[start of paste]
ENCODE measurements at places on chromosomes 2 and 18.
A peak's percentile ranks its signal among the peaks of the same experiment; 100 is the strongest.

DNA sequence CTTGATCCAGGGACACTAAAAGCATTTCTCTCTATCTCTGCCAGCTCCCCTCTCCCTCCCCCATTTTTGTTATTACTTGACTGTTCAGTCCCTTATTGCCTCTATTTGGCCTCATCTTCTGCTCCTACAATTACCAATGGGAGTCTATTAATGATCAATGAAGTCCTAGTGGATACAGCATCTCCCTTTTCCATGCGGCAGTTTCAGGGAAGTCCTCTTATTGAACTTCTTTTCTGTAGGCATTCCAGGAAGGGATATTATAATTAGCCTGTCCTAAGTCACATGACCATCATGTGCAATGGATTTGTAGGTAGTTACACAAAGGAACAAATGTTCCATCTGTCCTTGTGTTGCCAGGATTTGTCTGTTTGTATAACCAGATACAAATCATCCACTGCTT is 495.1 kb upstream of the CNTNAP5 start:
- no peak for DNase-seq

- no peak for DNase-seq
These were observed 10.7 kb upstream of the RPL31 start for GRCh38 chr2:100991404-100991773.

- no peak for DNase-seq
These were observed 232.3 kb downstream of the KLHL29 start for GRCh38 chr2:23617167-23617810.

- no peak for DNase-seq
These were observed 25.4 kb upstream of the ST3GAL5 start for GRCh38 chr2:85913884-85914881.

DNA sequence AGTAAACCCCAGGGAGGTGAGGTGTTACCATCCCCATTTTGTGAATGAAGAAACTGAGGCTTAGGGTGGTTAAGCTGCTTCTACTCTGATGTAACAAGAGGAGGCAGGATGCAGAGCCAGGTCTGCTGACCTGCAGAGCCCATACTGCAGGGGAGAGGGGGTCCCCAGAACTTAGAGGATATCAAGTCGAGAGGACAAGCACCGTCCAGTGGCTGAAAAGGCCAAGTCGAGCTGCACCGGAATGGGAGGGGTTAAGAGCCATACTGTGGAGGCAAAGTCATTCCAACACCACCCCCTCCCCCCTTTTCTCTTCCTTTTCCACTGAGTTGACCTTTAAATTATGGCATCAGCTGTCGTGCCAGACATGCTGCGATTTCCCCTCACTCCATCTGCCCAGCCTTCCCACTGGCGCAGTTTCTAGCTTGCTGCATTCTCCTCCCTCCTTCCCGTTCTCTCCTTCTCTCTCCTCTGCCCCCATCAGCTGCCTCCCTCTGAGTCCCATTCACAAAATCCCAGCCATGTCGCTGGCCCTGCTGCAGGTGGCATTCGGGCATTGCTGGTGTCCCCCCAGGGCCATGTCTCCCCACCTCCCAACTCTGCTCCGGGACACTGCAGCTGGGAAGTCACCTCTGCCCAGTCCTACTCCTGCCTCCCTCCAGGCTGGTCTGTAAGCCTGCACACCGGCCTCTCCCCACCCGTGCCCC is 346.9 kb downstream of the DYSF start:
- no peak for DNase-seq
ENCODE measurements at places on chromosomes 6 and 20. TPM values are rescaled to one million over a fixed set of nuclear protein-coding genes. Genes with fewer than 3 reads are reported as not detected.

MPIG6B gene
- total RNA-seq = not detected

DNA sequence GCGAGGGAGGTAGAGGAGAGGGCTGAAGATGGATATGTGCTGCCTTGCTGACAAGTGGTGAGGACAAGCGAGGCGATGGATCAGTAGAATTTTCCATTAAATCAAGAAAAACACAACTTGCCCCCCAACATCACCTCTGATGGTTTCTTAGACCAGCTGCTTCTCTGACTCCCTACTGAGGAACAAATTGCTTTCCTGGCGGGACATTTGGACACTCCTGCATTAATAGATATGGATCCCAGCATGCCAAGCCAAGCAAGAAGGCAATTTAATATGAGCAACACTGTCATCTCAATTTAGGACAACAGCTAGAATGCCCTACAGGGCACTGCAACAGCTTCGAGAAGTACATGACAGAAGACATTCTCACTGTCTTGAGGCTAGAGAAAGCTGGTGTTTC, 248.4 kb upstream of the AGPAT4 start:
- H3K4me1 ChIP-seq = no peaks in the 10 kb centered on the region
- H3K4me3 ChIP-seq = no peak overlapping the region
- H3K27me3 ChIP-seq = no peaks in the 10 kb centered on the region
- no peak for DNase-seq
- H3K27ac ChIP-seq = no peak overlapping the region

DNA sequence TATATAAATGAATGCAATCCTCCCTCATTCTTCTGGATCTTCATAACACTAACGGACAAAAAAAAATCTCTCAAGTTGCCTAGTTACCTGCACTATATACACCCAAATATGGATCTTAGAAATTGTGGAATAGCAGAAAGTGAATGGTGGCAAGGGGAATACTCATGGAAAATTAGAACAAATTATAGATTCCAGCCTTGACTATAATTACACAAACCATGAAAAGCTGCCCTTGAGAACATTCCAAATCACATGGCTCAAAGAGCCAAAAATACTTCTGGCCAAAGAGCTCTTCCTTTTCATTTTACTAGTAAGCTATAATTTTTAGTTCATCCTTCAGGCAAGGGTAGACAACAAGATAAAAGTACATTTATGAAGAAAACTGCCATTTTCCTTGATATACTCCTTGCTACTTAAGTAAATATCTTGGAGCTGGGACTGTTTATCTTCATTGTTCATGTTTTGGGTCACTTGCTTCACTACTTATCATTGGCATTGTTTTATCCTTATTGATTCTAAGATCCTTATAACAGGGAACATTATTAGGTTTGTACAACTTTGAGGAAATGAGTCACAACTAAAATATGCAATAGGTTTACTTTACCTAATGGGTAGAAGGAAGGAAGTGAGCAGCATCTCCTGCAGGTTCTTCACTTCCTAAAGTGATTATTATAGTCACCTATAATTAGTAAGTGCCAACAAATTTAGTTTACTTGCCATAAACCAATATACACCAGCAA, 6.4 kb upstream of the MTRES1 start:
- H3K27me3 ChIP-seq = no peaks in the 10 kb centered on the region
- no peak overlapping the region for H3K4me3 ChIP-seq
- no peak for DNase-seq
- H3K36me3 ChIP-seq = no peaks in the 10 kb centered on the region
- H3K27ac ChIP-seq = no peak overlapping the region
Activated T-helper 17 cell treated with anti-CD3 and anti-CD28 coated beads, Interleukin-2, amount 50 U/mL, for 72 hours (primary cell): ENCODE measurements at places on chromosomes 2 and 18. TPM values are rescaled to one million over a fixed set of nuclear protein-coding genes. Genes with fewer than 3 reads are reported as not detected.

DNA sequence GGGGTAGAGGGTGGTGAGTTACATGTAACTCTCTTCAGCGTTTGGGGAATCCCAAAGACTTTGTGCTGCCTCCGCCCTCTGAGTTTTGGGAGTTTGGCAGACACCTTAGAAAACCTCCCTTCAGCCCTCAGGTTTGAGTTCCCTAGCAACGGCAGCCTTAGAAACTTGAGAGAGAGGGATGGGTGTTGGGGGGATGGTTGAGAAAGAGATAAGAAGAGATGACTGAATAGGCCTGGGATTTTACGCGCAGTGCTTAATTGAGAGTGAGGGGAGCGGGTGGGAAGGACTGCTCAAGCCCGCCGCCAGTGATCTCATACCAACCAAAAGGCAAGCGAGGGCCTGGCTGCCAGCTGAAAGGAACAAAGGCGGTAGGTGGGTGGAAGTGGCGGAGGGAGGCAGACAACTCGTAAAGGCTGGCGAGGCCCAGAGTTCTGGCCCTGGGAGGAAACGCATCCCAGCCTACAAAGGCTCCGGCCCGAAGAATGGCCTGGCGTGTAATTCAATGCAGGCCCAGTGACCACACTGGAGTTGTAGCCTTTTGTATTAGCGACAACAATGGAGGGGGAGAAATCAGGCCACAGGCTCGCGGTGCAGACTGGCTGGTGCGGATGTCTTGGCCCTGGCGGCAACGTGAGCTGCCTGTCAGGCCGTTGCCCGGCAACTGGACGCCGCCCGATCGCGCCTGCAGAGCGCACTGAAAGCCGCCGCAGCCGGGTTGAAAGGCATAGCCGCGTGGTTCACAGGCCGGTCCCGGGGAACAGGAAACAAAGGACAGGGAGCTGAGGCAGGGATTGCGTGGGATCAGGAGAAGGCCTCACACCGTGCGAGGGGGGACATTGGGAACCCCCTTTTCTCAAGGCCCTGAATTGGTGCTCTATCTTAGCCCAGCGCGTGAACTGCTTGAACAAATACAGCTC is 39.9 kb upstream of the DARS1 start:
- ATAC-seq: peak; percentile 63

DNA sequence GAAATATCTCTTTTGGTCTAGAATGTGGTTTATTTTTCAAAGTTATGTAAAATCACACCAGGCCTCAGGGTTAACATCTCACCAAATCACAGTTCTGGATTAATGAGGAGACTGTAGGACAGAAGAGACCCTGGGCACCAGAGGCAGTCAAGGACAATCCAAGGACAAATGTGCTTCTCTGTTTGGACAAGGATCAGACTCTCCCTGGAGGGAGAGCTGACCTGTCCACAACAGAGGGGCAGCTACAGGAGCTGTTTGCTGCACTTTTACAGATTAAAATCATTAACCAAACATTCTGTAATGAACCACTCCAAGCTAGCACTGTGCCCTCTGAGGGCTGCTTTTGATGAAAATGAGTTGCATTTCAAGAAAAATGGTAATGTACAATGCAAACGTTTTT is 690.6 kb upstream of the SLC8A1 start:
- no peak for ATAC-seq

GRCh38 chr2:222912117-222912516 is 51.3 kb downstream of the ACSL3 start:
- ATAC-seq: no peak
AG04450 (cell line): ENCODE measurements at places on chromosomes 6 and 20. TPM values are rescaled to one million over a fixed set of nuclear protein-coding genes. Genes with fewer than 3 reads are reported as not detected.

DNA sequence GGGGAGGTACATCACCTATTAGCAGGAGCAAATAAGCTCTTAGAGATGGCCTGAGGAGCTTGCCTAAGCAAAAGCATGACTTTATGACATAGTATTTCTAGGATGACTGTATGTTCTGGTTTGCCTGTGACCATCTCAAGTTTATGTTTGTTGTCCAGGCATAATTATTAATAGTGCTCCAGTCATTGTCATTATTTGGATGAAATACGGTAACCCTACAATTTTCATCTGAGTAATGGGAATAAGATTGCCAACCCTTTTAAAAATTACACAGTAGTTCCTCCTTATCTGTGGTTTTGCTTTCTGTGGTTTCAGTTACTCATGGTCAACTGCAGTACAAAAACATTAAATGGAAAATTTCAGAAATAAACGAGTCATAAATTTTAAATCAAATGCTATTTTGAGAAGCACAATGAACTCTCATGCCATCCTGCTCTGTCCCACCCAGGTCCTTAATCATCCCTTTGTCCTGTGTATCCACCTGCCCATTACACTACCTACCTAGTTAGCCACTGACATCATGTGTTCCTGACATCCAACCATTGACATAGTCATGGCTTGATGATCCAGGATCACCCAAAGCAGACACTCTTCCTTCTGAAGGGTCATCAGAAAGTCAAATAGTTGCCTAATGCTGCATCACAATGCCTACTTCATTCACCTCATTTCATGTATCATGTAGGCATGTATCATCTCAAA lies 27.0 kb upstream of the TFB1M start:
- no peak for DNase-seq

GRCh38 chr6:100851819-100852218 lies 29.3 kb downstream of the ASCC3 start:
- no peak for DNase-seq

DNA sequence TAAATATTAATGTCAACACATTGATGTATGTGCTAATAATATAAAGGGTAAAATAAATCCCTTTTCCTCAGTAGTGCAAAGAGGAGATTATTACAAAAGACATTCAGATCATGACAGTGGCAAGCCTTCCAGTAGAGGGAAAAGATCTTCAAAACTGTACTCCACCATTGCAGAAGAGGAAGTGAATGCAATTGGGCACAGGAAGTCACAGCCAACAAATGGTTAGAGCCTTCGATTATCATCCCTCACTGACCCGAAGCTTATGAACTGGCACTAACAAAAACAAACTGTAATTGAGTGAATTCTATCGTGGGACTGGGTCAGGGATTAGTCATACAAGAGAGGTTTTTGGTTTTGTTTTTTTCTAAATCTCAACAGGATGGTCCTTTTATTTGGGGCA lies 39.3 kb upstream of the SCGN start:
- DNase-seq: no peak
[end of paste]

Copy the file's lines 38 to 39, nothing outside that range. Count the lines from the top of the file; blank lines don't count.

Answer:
GRCh38 chr6:100851819-100852218 lies 29.3 kb downstream of the ASCC3 start:
- no peak for DNase-seq